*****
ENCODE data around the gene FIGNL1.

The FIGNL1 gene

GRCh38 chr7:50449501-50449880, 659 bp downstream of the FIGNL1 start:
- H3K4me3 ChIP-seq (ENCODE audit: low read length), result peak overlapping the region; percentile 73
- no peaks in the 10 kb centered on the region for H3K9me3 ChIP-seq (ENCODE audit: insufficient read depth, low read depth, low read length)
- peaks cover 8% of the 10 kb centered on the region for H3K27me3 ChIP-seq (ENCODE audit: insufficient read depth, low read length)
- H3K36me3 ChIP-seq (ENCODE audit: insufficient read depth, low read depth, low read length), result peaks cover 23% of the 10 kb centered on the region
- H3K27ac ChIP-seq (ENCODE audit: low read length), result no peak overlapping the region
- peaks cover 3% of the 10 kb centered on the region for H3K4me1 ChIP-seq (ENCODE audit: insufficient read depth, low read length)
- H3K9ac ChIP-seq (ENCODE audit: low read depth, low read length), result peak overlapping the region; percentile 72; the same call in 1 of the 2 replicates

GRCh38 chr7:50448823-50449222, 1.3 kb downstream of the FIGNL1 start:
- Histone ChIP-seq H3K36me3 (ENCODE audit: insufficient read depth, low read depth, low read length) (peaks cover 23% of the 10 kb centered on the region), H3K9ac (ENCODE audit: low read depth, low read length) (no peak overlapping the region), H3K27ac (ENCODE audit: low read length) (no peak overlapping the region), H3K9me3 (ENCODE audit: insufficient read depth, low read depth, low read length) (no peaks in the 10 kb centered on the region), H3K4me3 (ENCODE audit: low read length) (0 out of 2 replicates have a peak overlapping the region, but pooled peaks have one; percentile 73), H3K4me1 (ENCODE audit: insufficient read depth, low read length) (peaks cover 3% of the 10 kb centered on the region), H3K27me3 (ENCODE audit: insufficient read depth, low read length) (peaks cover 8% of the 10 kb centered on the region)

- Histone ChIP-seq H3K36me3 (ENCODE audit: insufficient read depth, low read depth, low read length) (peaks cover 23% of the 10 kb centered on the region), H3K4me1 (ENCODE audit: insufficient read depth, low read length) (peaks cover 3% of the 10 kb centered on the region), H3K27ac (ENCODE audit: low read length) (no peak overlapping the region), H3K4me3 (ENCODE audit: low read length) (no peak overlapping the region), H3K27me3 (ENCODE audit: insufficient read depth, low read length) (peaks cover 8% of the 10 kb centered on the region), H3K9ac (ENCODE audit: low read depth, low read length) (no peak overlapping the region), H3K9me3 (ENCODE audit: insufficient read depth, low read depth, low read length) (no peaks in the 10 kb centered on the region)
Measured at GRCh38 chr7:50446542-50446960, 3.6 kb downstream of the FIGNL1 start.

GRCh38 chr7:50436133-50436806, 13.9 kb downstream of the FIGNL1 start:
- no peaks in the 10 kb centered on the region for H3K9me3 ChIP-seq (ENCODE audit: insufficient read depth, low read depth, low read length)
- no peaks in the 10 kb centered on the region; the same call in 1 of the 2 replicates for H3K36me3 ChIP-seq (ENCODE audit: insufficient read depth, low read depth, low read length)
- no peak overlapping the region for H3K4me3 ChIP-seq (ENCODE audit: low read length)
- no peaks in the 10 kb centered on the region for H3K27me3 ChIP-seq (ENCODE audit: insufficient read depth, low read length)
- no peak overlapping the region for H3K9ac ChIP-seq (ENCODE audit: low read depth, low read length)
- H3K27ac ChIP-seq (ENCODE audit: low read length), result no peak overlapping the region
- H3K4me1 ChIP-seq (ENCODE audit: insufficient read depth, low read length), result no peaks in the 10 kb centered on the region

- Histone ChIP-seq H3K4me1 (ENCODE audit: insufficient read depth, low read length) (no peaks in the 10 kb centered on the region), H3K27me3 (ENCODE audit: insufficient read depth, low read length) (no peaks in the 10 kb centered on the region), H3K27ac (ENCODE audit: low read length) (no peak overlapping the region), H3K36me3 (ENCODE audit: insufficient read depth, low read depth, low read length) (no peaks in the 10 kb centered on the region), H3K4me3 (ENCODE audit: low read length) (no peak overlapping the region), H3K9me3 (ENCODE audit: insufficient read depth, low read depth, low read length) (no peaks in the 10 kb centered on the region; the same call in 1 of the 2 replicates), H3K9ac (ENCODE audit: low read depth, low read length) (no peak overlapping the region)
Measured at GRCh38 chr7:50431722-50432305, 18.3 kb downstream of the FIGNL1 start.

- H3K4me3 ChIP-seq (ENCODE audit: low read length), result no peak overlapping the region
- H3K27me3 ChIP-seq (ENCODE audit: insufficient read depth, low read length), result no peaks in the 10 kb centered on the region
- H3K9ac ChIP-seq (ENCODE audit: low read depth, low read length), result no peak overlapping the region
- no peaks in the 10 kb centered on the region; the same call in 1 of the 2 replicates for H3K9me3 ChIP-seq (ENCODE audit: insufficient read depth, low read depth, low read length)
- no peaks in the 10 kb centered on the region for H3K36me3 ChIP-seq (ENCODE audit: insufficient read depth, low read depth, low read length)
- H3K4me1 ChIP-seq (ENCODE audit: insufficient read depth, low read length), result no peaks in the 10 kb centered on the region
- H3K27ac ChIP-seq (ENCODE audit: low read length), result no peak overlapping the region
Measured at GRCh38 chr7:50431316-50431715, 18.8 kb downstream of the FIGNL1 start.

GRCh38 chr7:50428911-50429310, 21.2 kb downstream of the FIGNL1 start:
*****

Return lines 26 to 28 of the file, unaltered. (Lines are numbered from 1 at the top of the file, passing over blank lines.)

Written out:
- H3K27me3 ChIP-seq (ENCODE audit: insufficient read depth, low read length), result no peaks in the 10 kb centered on the region
- H3K9ac ChIP-seq (ENCODE audit: low read depth, low read length), result no peak overlapping the region
- no peaks in the 10 kb centered on the region; the same call in 1 of the 2 replicates for H3K9me3 ChIP-seq (ENCODE audit: insufficient read depth, low read depth, low read length)